Five percent of Tricare users who previously received automatic prescription refills by mail didn't renew their drugs under a new policy requiring them to confirm the orders, according to the Defense Health Agency.
Those patients either disenrolled or didn't consent to renew their prescription between January and the end of March, which was the first three months of the new refill policy, DHA spokesperson Peter Graves told Military.com by email.
Express Scripts, Tricare's pharmacy benefits manager, notified Tricare users in December that it would stop automatically sending medications via mail order unless patients manually confirm each time. The change was in part to reduce medication waste and save beneficiaries money, Graves said.
"If a prescription is disenrolled, Express Scripts will hold the prescription until a refill is requested or until the prescription expires," he said.
The federal government is suing Express Scripts for allegedly sending out too much medication, claiming the mail order pharmacy program sent 90-day refills every 60 days, giving patients 73% more tablets than prescribed in a year.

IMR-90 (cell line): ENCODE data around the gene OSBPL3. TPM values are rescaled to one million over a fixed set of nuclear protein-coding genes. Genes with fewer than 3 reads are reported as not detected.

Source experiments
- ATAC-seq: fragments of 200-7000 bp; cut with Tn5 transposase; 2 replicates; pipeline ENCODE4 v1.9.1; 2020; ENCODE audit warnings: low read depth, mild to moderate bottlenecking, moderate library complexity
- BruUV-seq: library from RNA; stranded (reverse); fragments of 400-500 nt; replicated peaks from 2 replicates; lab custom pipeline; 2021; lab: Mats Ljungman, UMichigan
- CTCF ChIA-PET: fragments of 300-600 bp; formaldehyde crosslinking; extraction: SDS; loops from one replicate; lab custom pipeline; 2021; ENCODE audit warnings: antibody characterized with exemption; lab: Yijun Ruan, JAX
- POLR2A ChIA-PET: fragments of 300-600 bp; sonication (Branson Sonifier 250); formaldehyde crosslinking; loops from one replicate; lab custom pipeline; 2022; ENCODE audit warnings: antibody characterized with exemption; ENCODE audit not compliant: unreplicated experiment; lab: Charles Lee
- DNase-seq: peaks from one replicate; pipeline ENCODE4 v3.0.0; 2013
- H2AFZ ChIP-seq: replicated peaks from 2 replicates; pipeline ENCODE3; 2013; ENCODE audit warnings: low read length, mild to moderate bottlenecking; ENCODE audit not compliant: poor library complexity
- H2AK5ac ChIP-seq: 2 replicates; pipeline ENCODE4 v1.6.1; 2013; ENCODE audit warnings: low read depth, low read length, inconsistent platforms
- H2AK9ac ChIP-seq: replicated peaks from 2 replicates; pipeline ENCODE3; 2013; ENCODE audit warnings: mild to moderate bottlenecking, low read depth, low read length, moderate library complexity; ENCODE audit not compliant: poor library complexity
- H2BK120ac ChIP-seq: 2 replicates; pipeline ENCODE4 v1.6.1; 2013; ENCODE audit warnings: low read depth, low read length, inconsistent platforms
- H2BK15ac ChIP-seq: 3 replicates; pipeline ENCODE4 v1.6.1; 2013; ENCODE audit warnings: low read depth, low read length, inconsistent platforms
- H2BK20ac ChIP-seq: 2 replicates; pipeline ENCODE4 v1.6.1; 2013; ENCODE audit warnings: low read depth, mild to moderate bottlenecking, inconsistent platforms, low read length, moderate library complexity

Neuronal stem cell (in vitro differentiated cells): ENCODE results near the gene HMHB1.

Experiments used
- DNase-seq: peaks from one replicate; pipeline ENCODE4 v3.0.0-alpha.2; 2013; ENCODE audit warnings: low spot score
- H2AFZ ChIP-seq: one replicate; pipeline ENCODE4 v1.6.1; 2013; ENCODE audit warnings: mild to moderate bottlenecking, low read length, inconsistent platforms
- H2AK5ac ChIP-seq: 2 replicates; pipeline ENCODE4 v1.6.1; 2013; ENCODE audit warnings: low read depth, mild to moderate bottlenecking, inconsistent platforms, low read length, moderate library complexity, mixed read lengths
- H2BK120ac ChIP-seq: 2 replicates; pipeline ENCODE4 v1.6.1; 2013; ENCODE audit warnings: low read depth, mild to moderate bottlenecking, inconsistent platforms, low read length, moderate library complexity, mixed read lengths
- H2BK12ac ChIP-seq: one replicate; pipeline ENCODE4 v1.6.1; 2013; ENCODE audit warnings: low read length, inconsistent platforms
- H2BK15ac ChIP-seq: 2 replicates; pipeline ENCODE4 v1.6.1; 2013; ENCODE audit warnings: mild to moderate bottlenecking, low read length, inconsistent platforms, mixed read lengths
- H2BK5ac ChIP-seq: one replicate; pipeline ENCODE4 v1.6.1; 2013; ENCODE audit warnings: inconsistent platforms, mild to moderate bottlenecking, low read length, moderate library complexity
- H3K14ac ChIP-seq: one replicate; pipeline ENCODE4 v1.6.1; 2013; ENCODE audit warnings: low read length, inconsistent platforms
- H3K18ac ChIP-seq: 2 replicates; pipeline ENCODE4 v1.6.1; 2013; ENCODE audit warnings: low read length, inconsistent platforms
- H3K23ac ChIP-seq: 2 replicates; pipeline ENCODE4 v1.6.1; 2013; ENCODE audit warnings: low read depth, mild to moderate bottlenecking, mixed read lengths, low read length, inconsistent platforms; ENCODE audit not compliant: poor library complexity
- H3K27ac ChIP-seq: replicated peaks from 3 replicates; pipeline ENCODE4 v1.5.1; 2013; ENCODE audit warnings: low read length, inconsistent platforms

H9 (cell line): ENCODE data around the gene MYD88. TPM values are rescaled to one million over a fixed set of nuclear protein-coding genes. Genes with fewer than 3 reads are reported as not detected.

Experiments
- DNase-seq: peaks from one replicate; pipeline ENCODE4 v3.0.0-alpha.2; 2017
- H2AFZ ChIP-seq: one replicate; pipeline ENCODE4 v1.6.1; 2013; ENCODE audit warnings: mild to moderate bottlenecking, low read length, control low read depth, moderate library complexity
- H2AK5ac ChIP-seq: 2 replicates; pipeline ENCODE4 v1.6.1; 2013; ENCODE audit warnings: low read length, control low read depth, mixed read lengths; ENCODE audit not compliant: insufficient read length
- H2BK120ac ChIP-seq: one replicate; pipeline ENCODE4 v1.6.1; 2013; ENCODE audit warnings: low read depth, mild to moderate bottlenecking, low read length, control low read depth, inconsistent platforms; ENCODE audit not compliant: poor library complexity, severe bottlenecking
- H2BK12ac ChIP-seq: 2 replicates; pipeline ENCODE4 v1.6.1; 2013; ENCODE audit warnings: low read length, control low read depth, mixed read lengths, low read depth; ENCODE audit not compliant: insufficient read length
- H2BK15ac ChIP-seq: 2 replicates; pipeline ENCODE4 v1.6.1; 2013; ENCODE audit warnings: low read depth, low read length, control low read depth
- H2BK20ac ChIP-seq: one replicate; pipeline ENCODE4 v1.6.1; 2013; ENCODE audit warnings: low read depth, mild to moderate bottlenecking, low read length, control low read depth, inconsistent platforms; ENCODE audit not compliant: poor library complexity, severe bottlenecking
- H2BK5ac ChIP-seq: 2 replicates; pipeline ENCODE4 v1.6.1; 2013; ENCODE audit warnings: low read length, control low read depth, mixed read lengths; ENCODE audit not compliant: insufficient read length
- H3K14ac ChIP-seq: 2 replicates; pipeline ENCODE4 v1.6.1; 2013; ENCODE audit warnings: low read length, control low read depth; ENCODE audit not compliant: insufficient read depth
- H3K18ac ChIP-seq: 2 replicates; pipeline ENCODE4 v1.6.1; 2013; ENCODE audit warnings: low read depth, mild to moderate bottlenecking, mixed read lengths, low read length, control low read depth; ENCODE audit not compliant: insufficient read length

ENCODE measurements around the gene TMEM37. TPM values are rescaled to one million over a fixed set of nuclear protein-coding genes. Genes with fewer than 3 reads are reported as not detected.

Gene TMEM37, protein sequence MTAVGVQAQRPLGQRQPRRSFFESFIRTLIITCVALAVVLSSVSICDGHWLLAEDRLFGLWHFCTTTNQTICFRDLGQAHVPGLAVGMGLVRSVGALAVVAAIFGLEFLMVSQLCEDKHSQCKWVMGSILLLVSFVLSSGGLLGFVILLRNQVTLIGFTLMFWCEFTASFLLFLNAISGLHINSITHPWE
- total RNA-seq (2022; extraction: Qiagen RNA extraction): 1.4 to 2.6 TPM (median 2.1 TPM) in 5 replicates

Express Scripts says it has more than 9 million active-duty service members, retirees and their families in the Tricare Pharmacy Program, though the DHA did not provide the actual number of those who rely on auto refills.
Maintenance medications -- those taken for a long period of time or indefinitely -- in particular must be received by mail or in an on-base pharmacy after the initial refill. Prescriptions sent by mail cost substantially less than refilling them in a retail pharmacy.
Reminders are going out in advance of an automatic refill's scheduled shipping date via beneficiaries' preferred communication method -- email, text message or phone call -- and patients must confirm that they want the prescription.
Of the patients enrolled in the mail-order pharmacy program in December 2022, 67% were getting automatic refills, Graves said. As of March, that overall percentage had fallen to 65.
Graves said now is too soon to assess whether the reductions constitute a trend and that possible causes could include change in medication dosage or patients no longer needing prescriptions.
The DHA published a how-to guide on approving the automatic refills in April.
Patients who don't consent to their refill get disenrolled from the automatic-refill program, though Express Scripts will continue to send reminders until the prescription expires. Patients can reenroll in automatic refills by logging in their account.
Tricare pharmacy copayments are set to go up in 2024. A 90-day supply received by mail of a generic drug will go up from $12 to $16 for generic drugs and from $34 to $43 for name brands.
-- Amanda Miller can be reached at firstname.lastname@example.org.